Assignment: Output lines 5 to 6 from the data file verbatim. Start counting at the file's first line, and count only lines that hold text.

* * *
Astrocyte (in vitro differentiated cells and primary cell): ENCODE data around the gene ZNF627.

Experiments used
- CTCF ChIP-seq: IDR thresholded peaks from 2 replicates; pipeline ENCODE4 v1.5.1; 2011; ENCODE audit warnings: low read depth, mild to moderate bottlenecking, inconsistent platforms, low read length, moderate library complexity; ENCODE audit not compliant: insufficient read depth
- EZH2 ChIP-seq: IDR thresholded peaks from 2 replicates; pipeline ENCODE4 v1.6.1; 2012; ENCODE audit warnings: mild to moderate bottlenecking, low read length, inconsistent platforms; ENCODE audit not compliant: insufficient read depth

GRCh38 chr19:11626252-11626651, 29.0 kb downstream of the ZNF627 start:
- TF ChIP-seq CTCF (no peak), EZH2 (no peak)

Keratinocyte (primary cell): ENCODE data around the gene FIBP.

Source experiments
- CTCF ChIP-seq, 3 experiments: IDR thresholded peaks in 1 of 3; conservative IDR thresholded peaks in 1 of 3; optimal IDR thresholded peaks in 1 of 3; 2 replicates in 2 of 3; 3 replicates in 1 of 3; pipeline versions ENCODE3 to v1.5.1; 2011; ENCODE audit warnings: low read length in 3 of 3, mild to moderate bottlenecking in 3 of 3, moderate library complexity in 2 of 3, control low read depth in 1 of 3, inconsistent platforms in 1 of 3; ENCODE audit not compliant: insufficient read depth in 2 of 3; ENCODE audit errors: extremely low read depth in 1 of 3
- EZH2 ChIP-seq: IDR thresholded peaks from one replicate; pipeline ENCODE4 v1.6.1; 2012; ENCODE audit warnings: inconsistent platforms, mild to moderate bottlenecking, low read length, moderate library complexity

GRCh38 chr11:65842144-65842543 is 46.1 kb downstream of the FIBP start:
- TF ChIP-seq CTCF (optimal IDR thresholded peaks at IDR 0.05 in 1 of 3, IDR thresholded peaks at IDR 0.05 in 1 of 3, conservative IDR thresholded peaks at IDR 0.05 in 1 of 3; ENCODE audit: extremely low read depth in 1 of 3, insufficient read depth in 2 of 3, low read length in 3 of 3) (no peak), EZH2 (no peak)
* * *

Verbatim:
GRCh38 chr19:11626252-11626651, 29.0 kb downstream of the ZNF627 start:
- TF ChIP-seq CTCF (no peak), EZH2 (no peak)